HEAT VISION

'Captain Marvel' and 'Shazam!' Share a Complicated Past

Lawsuits dating back decades have shaped the two heroes, now in theaters.
Warner Bros./Photofest
Lawsuits dating back decades have shaped the two heroes, now in theaters.

That Warner Bros.’ Shazam! arrives in theaters just weeks after Marvel’s Captain Marvel is a strange probable coincidence that underscores the long-running, often litigious history shared by the two properties, which stretches back to the 1940s and includes multiple lawyers in multiple permutations. If you’ve ever wondered why Shazam’s name is the same as the magic word that changes him from kid to superhero…keep reading.

Originally, Billy Batson didn’t turn into Shazam when he said the word “Shazam”; instead, he was the first comic book Captain Marvel, debuting 80 years ago in 1939’s Whiz Comics No. 2. Created by C.C. Beck and Bill Parker, he was one of comics’ first superheroes, and also one of the nascent medium’s most successful characters as a whole.

In his heyday, the original Captain Marvel was the best-selling superhero in comics, outselling Superman with more than a million copies sold each month. With that kind of success, it’s no surprise that Fawcett saw the potential to turn the character into a franchise, launching additional series including Captain Marvel Jr., Mary Marvel and The Marvel Family. (There was also Uncle Marvel, Freckles Marvel and Hoppy the Marvel Bunny, because of course there was.) Faced with this kind of competition, DC — or, as it was then known, National Comics Publications — sued Fawcett, claiming that Captain Marvel was based on Superman, with neither party fully aware of just what would happen as a result.

The lawsuit between National and Fawcett stretched out for 12 years, from 1941 through 1953. Initially, the case was decided in Fawcett’s favor on a technicality in 1951, with the presiding judge declaring that, although Captain Marvel was derivative of Superman, National had been negligent in upkeep of Superman copyright, and therefore the suit had no standing. An appeal led to a reversal of both findings, with Second Circuit Appeals Court Judge Learned Hand — his real name — deciding that National’s copyright was valid, but that Captain Marvel wasn’t derivative of Superman, although certain superpowers or events may be. The case was sent back for a retrial.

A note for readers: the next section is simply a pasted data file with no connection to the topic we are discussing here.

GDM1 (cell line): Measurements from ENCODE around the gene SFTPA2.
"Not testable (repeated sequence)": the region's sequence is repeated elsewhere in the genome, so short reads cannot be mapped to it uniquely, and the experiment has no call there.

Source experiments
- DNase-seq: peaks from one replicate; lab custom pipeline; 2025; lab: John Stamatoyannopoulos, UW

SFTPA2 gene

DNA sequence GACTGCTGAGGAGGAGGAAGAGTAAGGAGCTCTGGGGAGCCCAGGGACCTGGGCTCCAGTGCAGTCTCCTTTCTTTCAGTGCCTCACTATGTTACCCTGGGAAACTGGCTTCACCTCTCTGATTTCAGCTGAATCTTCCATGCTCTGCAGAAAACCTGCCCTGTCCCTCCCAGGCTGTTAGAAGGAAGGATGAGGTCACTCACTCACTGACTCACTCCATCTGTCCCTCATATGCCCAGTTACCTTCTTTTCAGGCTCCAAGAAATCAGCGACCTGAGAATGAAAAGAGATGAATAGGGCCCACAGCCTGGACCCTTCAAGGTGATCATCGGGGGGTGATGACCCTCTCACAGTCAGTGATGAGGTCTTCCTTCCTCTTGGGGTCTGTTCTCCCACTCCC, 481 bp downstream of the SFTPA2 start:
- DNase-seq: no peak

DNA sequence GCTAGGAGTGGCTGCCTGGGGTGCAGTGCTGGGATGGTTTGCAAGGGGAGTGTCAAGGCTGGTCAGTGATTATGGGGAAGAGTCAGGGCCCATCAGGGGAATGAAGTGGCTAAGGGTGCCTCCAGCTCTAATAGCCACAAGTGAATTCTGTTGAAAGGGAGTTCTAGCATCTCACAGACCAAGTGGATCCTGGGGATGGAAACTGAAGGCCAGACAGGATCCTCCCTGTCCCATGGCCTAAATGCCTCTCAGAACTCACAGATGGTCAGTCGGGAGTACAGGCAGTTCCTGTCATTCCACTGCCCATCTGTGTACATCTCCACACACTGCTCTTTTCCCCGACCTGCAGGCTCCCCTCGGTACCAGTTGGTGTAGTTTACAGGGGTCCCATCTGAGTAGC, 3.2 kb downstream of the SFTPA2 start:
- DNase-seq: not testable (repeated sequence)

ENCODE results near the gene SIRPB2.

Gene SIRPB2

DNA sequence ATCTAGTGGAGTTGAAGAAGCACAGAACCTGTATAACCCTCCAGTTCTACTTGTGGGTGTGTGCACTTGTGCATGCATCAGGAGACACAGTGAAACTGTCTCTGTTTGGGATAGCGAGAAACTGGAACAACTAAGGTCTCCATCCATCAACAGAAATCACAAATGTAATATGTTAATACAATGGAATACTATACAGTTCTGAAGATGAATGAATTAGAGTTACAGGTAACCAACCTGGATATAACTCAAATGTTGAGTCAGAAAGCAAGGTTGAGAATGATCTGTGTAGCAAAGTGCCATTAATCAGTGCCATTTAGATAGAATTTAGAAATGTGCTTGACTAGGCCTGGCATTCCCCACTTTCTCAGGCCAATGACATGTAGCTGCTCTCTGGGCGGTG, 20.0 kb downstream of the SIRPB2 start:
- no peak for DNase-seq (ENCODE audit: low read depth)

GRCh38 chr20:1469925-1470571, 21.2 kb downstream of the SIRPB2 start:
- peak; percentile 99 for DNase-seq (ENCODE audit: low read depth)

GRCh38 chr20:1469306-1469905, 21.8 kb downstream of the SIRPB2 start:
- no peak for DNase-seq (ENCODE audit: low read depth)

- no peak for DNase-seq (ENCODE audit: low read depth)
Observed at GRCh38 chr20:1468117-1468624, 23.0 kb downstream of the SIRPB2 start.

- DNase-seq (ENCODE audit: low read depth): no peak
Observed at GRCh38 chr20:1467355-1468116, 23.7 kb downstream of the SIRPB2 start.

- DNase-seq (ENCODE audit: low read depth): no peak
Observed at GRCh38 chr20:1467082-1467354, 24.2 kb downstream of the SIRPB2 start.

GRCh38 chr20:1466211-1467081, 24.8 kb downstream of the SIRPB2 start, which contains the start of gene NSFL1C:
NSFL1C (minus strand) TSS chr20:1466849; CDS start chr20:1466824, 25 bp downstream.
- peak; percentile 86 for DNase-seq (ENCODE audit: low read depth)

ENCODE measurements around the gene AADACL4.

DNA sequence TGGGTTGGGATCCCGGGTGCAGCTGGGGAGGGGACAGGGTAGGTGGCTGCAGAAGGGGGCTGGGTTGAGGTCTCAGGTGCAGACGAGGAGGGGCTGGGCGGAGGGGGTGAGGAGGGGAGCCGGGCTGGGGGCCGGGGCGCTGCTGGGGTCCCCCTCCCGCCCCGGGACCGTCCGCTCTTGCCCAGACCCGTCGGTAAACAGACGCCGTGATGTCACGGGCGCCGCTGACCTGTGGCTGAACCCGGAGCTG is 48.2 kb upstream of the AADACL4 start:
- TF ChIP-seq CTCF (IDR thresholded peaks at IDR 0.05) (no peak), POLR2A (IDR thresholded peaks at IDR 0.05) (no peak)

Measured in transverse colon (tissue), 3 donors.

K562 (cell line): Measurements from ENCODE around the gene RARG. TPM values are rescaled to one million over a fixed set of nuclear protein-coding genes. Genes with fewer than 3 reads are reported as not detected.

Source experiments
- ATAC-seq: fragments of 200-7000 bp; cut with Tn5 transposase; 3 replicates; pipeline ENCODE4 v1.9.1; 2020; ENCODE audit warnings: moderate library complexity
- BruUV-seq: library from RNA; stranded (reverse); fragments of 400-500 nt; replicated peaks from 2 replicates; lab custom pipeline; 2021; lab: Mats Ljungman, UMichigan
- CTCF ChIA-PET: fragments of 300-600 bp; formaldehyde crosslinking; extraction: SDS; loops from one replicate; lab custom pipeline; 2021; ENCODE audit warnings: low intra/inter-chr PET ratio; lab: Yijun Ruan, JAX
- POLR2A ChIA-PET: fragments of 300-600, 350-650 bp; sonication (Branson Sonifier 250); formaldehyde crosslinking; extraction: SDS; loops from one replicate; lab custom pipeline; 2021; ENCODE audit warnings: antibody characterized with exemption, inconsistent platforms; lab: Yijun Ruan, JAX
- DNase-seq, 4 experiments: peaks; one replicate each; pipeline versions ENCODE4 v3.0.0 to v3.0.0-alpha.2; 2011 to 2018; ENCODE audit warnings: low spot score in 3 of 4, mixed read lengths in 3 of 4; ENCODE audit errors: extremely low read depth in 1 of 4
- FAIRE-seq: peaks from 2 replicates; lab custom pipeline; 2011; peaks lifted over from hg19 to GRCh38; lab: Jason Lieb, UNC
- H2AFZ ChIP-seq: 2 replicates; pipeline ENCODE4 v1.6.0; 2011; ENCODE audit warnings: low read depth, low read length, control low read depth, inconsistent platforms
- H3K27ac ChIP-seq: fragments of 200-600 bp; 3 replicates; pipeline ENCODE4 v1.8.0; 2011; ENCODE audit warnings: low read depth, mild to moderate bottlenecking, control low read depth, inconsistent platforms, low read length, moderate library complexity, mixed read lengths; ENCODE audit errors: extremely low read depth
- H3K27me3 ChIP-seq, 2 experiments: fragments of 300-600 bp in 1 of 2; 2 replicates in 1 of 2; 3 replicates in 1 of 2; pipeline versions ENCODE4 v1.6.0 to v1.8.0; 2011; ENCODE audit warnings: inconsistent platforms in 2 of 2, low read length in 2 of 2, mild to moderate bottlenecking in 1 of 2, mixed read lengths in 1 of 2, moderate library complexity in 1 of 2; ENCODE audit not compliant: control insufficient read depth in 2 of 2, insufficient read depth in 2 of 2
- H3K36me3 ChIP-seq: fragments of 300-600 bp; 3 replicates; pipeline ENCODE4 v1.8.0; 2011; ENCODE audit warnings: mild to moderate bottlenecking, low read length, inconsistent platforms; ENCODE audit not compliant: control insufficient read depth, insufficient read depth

That retrial didn’t happen for a number of reasons, not least of which being that Fawcett decided that it wasn’t worth the time or hassle. By this point, Captain Marvel’s sales — indeed, superhero comic book sales across the board — were in free fall and publishers assumed the superhero fad was over. Fawcett settled with National, agreeing to pay $400,000 in damages and permanently cease publication of the character. The final Captain Marvel titles from the publisher were released in 1953, with Fawcett essentially shuttering as a publisher at the same time. The character wouldn’t be seen in comics again for two decades.

The next comic book hero to use the name Captain Marvel didn’t come from Marvel Comics, however; in 1966, short-lived independent publisher M.F. Enterprises released the first issue of its own Captain Marvel series, featuring an android who could split his body apart to fight crime in multiple directions simultaneously. The series lasted just five issues before disappearing after Marvel Comics got involved…but not in the way many would expect.

After M.F. Enterprises launched its Captain Marvel, then-Marvel Comics publisher Martin Goodman approached the company with an offer: Marvel wanted to buy the character for $6,000. M.F. publisher Myron Fass refused, and Goodman retaliated in an impressively underhanded way, pushing Stan Lee and Gene Colan to create Marvel’s own Captain Marvel, debuting in 1967’s Marvel Super-Heroes No. 12.